Happy September everyone! I promised on Friday when I wrote about My Hamburg Trip that I’d show you a store that I particularly enjoyed there called Milchmaedchen. This pretty shop is owned by Irina Hultzsch, who moved to Hamburg one year ago and opened Milchmaedchen in November 2007. Previously she had her atelier/gallery in Munich. Irina is an architect with five years of working experience including a few months focusing on interiors in NYC. Her Hamburg shop features the work of independent artists based mostly in Europe and America like The Black Apple, Lisa Stickley, Katrin Mueller bears, feinedinge (I purchased these), The O Dor (lovely tea from France in beautiful tins) and some of her own designs featuring Milk Maid illustrations stitched onto felt wallets and cotton bags.
When I asked her why she opened a shop she said, “The impulse was to create a platform for young designers and artists who are working in ateliers hidden from their potential customers. I have been traveling a lot – so while discovering new cities there’s always a chance to get in contact with creative people.” Irina also told me that Milchm?dchen Design (the shop) is the connector in real life in addition to the possibilities of the internet (for instance her website and blog).
Speaking of connecting people via the web, if you are interested in contacting Irina to potentially offer your products in her Hamburg shop, you may contact her via email at shop(at)milchmaedchen-design.de. She requests that if you would like to sell your products there you should enclose some photos and tell her about your work and professional background. Don’t forget to include your website or blog if you have one.
Travel Tip: Like many of us, Irina is a foodie and has some dining out suggestions in case you’d like to visit Hamburg in the near future. She’s a fan of Bistrot Vienna (delicious and cozy) on. Fettstr. 2, Rocco (Trattoria, great Italian food) located at Wohlwillstr. 29, and An Khang (Vietnamese Restaurant) at Hoheluftchaussee 86 (sorry no website).
Hope you enjoyed visiting this lovely shop today! Thank you Irina for having me!
(photographs taken by Holly Becker for decor8)
Greetings, decor8 readers! My name is Jessica Jones. I’m a professional graphic designer, and I write a blog called How About Orange which frequently features craft and DIY tutorials. I’m here today to share a project with you that you can customize to your liking using your favorite paper. Here’s an inexpensive way to add a geometric vibe to any wall?perfect for apartments or dorm rooms where nail holes are not allowed!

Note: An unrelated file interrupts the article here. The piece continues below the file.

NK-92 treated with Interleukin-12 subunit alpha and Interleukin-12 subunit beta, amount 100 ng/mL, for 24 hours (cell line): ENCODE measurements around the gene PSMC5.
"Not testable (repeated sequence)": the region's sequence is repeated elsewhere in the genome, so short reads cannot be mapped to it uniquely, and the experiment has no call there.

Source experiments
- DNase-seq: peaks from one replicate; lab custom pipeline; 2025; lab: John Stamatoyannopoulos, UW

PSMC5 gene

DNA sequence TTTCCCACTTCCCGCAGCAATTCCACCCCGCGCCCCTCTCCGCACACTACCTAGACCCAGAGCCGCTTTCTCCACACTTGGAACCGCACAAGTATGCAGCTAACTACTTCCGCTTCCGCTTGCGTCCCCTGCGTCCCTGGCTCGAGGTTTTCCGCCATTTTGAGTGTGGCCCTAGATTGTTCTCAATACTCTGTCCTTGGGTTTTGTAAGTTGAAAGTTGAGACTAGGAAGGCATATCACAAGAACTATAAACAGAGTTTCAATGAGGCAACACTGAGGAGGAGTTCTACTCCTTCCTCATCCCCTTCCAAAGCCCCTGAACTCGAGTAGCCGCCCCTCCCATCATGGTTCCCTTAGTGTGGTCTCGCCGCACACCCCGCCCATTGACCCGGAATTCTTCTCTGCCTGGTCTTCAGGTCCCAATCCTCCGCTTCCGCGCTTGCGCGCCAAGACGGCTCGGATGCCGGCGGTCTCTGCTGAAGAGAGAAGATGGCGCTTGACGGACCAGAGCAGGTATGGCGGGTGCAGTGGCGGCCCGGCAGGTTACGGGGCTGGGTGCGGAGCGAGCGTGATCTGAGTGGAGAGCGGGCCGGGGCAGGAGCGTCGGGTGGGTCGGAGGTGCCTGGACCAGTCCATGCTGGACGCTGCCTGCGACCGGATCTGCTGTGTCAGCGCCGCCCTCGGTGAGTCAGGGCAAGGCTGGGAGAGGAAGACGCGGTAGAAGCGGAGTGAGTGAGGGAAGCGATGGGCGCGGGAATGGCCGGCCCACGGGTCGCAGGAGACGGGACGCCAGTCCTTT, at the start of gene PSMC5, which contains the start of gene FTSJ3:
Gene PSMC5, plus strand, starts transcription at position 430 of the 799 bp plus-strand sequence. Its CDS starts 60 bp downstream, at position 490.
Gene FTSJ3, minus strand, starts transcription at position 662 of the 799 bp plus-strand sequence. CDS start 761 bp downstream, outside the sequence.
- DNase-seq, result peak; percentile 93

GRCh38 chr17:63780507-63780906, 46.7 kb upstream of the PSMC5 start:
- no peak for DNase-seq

What you’ll need….
- 1/2-inch thick piece of foam board (available at art stores)
- Decorative paper
- Spray adhesive
- X-acto knife
- Acrylic paint
1. Spray your foam board with adhesive, making sure to hit all the corners and edges. Do this in a well-ventilated area on top of newspaper or protective plastic, not on your Chippendale dining room table. :) Position your decorative paper on the board and smooth it down. Be on the look out for air bubbles, you don’t want those!
2. Decide how big your largest square will be and mark the corners with pencil dots. Position your ruler along the line you want to cut and slide your X-acto knife along it, cutting through the foam.
3. When your largest square is cut out, decide how wide you want your concentric “frames” to be. (Mine are 1.25″ wide.) Mark off the next set of corners inside your cut-out square, and trim out the next piece. Cutting tips: Start with a brand new blade. Make a few practice cuts until you get the hang of it. Don’t try to cut all the way through in one cut; use two or three. To avoid cutting past the point you want to stop, poke your knife in to make a short cut there first, then start cutting at the opposite end. If your cuts near the corners don’t quite go all the way through, flip the board over and finish cutting them from the back. And please don’t cut your fingers off. Holly doesn’t want to get emails about your ER visit.
4. When your lines are cut through, pop the piece out by pushing from the back.
5. When all of your pieces are cut out, paint the sides with acrylic paint to match your paper. Let dry.
6. Attach the squares to your wall in a pleasing arrangement with wall putty or poster tape. I used blue painter’s tape and it worked like a charm.
That’s it! Of course if squares aren’t your thing you can create any shape of your liking. Get creative and most of all have fun! If you try this project at home and would like to show off the results, contact Holly and make sure to send her an image of your work on the wall. She’ll round up a few and share them on decor8 when she is back.
Thanks for having me today!
(images from jessica jones)
You can now vote for your favorite items from the Handmade Kids Challenge and win one of fourteen $350 Etsy Shopping Sprees until September 8, 2008. Your vote is your chance to win, all you have to do is visit the Challenge Finalists and choose your top pick in each category (pick your fave from each of the seven categories because each vote in each category is an individual entry in the competition and offer you another opportunity to win).
I’d like to thank Etsy for including me as one of the contest judges. I’m part of a lovely panel of talented peeps so of course I’m flattered to be in such great company… You can read all of their bios here.
Congratulations to all of the finalists and happy voting everyone!
(image from etsy)